However, to really embrace his power, Steven has to reach into his past. His grandfather, who mostly raised him while his parents were busy, dies early in the book but appears in Steven’s mind frequently. Steven had been on a field trip to Hong Kong where he was supposed to learn about his heritage, but he wasn’t very interested in it at first. As he learns how to be the Tiger, he also learns how to be connected to his culture, his ancestors, and his new adopted family of other Zodiac signs.
Stereotypes and Diversity
There is a mix of cultures as the Zodiac signs come from all over the world. There’s also a nice variety of female characters and not one of them is the girlfriend trope. (In fact, there is no romance, aside from some possibilities slightly hinted at. My son would approve.)
Liam is from Ireland. He’s a brawler, getting into fist fights in the pub on a regular basis. It’s nothing personal and he’s very congenial. He just likes to punch people. A lot.
Duane is the smart one. They literally say that every group needs one smart one, and that’s who Duane is. He gets teased a bit for this, although the others stick up for him. But I was bugged by the idea that “the smart one” is a character type and that the other signs therefore pretty much can’t be smart because that role is filled. Not that they’re stupid, but they don’t value knowledge like Duane does.
Carlos is a lot like Duane—tech savvy, very smart and well educated—although he’s not a sign, so he’s not The Smart One. He is, however, a nerd and that means Jasmine is allowed and maybe even required to be mean to him. This is a joke, I know, but it still bugged me.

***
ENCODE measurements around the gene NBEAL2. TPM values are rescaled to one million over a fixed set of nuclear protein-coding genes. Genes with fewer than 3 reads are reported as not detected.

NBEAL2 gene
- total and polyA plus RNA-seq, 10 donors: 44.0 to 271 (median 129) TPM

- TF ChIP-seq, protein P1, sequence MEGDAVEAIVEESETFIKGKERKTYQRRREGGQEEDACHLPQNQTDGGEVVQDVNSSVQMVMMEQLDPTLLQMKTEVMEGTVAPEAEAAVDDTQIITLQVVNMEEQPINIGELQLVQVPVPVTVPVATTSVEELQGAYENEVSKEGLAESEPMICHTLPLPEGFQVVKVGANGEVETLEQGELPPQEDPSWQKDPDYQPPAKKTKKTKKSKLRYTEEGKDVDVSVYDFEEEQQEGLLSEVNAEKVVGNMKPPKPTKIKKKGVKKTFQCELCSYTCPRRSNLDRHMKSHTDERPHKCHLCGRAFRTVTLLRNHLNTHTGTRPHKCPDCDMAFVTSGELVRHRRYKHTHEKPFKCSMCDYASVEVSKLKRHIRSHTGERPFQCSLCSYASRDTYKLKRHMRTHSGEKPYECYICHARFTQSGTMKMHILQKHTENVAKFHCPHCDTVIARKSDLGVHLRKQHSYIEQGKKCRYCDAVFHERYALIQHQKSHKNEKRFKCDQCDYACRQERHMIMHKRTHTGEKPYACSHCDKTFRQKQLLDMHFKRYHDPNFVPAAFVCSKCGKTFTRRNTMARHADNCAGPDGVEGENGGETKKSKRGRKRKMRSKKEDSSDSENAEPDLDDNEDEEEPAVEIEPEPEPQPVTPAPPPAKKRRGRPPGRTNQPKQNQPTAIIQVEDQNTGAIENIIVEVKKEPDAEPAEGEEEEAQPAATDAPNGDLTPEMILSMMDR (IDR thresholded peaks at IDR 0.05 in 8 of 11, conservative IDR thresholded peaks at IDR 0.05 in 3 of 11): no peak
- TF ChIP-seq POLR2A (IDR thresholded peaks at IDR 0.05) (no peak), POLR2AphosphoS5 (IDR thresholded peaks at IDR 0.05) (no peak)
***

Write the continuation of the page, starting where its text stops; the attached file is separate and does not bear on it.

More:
The Snake has hypnotic powers and can make people do things. While this is a bit disturbing, she points out that she isn’t actually changing who they are as a person. Maxwell, on the other hand, uses his Dragon power to reconfigure Monkey’s brain. Monkey goes from being a goofy rebel to being the perfect obedient follower. This bothers pretty much everyone on Maxwell’s team, and this is when they start questioning whether they’re on the right side. When Maxwell does this to Monkey, he feels dirty and he befouls the area where he did it, which had been his meditation sanctuary. But Maxwell is willing to do awful things for what he sees as the greater good.
It’s a fun and action-filled book, and the world is interesting enough that I’m curious how things will play out in future books. Although the book is over 450 pages long, the text isn’t dense and there’s a lot of art—it’s great for precocious readers who like superhero type stories and for reluctant readers. I’d recommend it for independent readers maybe 10 and up.
Disclosure: The publisher provided me with a copy of the book in exchange for a fair review.
The Zodiac Legacy: Convergence by Stan Lee and Stuart Moore, art by Andie Tong
Published in 2015 by Disney Press
First in the Zodiac Legacy series, followed by The Zodiac Legacy: The Dragon’s Return
Read the hard cover provided by the publisher